EDITOR’S NOTE: We want to learn how other companies approach sustainability, so we’ve decided to publish a series of posts featuring innovative companies and people who are doing their part to support our planet. Below is a guest blog from Jodi Hendon, a Green Mountain Energy customer near Dallas who is enrolled on our Renewable Rewards® program.*
Imagine receiving an electricity bill that is less than $10. No, it’s not 1980 and you’re not back in a little duplex that’s half the size of your house now. It’s still 2014.
Those are the nice surprises my family has gotten since we had our solar panels installed in December 2009.
When we installed our 44 solar panels, the installer, Ambassador Energy, helped us set up new accounts with Green Mountain Energy, because Green Mountain gives us credit for the excess energy produced by our solar panels equal to what we pay per unit of energy, or kilowatt-hour. This concept of getting paid for energy you produce is sometimes referred to as “net metering.” Green Mountain offers this perk, so we’ve been with Green Mountain from the beginning.
Right away, we started having very low electricity bills. In 2010, our highest August bill was about 54% less than it was in 2009.
Our most recent May/June bill was $16.63, and we’ve even had negative bills, where we make more money than we owe. We’ve gone to electricity bills that are more like a quick trip to the grocery store than a car payment.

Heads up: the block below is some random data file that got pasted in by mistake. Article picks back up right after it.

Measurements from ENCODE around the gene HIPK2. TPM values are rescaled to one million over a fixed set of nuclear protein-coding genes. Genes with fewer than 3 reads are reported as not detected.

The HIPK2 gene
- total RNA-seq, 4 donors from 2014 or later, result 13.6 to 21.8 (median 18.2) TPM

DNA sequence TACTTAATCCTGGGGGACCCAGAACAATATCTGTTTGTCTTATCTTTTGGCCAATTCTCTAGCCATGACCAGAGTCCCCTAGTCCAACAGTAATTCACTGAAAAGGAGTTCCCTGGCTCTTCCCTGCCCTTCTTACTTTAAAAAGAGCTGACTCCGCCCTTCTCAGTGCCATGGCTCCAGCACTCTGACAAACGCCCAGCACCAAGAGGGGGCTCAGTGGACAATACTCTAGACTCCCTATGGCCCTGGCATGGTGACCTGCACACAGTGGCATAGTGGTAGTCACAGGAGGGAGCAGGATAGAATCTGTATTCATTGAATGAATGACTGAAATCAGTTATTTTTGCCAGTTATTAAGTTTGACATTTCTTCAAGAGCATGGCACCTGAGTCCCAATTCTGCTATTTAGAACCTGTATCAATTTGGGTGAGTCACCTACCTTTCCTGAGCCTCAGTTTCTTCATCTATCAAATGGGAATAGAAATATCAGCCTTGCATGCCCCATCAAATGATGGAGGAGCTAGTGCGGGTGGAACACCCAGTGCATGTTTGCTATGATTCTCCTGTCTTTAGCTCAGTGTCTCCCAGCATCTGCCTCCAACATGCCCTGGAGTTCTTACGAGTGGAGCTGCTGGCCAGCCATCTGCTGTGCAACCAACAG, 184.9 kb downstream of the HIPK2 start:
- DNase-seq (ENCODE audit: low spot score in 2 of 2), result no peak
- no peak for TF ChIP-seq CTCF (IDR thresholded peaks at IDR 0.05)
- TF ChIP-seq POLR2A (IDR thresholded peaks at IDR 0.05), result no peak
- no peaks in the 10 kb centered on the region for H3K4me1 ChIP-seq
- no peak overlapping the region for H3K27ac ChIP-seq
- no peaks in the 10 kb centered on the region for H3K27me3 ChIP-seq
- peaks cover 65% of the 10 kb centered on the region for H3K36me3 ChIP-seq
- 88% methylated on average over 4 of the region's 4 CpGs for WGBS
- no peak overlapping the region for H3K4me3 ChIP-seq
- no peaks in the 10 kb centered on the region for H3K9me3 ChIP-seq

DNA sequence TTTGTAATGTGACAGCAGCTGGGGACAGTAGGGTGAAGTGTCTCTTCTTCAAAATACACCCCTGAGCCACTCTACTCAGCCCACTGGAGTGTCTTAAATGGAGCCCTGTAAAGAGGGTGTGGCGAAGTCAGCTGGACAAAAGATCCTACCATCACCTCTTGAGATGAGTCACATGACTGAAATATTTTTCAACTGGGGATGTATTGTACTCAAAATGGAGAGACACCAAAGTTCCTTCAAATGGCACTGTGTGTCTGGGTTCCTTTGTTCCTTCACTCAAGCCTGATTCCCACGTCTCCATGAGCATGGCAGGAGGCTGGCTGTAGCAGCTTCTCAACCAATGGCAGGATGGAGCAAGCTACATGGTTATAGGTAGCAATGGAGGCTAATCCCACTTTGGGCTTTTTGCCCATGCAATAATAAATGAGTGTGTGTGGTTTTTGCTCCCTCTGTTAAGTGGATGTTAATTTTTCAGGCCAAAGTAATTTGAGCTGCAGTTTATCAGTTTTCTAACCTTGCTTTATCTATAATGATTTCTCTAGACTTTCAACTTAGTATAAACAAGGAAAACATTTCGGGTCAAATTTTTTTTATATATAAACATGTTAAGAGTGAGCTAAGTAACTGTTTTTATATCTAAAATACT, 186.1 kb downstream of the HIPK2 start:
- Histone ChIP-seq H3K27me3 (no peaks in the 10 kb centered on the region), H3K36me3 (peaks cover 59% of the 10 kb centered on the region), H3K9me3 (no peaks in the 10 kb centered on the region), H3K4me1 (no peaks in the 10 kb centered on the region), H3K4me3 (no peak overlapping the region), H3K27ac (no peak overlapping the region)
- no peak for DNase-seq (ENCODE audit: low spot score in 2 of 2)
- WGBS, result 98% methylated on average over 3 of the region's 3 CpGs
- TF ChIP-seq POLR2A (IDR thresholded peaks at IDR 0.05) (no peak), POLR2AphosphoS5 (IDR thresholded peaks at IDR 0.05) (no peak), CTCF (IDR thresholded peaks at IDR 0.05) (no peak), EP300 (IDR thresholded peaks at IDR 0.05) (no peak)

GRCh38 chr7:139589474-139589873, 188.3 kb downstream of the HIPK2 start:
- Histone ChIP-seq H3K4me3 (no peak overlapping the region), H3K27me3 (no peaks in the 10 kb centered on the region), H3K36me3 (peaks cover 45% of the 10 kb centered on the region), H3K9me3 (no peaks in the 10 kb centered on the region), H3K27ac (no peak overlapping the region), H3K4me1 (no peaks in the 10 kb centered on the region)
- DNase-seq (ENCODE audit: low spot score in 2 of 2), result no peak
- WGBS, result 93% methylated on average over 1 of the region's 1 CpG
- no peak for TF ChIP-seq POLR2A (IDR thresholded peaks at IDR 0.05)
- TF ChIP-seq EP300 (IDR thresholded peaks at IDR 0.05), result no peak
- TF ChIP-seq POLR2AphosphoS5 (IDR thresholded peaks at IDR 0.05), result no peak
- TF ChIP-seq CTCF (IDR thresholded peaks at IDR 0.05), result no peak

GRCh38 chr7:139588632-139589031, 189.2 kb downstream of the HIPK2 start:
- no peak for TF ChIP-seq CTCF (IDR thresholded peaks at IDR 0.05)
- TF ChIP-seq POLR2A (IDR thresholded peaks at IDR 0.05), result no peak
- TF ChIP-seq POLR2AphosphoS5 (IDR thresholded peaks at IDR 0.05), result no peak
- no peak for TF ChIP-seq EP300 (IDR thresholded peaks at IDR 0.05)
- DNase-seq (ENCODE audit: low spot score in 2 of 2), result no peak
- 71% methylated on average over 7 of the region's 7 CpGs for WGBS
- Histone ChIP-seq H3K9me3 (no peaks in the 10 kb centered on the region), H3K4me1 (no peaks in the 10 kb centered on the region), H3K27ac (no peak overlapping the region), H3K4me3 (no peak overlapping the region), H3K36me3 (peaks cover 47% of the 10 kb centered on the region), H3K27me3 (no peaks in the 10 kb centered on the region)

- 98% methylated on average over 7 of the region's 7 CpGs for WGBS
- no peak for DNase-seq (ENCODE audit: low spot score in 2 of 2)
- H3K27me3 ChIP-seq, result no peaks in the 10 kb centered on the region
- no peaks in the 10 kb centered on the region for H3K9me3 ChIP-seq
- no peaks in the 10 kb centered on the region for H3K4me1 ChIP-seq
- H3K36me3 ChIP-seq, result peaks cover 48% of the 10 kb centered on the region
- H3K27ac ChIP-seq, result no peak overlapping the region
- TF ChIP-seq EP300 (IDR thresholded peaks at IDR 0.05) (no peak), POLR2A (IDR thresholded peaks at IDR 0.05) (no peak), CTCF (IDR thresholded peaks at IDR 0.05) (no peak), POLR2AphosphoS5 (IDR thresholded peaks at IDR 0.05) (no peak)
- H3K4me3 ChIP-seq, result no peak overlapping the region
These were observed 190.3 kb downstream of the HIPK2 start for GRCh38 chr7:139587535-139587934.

When we check the readouts on the panels, we find that we’re producing 50-75% of the kilowatt-hours we use – sometimes more.
Solar Panel Installation And Payback Period
We had panels installed in our backyard rather than on our house, because of the way our roof is pitched. The initial cost wasn’t cheap, but we received a rebate from Oncor, the local poles and wires utility in our area, and a good-sized tax credit, making our cost about half overall. Mike and Drew at Ambassador Energy walked us through the costs, the size of panels we could afford, and the projected savings before we committed to the installation.
Conservatively, we should recoup our initial cost in about 7-8 years, and we’re figuring a 10% return on our investment. That return is tax free, too.
Besides the savings, we like knowing that we’ve reduced our carbon footprint appreciably. We’ve always been a “reduce, reuse, recycle” family, though we’re anything but perfect. Even though we have the panels now, we’re still conscious of trying not to waste electricity or water (we even keep our thermostat set at 80 in the summer!), and we recycle everything we possibly can.
Solar Panel Takeaways
If having the panels has taught us nothing else, it’s that solar panels save money. From what we’re seeing around our city, Cedar Hill, Texas, more and more people and businesses are installing solar panels.
I’d like to see solar panels on every new roof being built, and I feel like our hope for the future is in young people who invent new ways to include solar panels everywhere (maybe roof tiles that include solar?).
Texas is known as a “Drill, baby, drill” state, but I’d like to see that changed to “Invent, baby, invent.” I’m seeing solar inventions for paving highways and covering parking lots – seems like every month some new, exciting invention is revealed.
And, best of all, sunlight is free!
*Read more about how another Green Mountain customer in Round Rock, Texas, is avoiding 7,500 pounds of carbon dioxide (CO2) emissions each year by using solar panels to power her home on the blog.
To read about more businesses and people focused on sustainability, visit our "Sustainability Stories" archive by clicking here.
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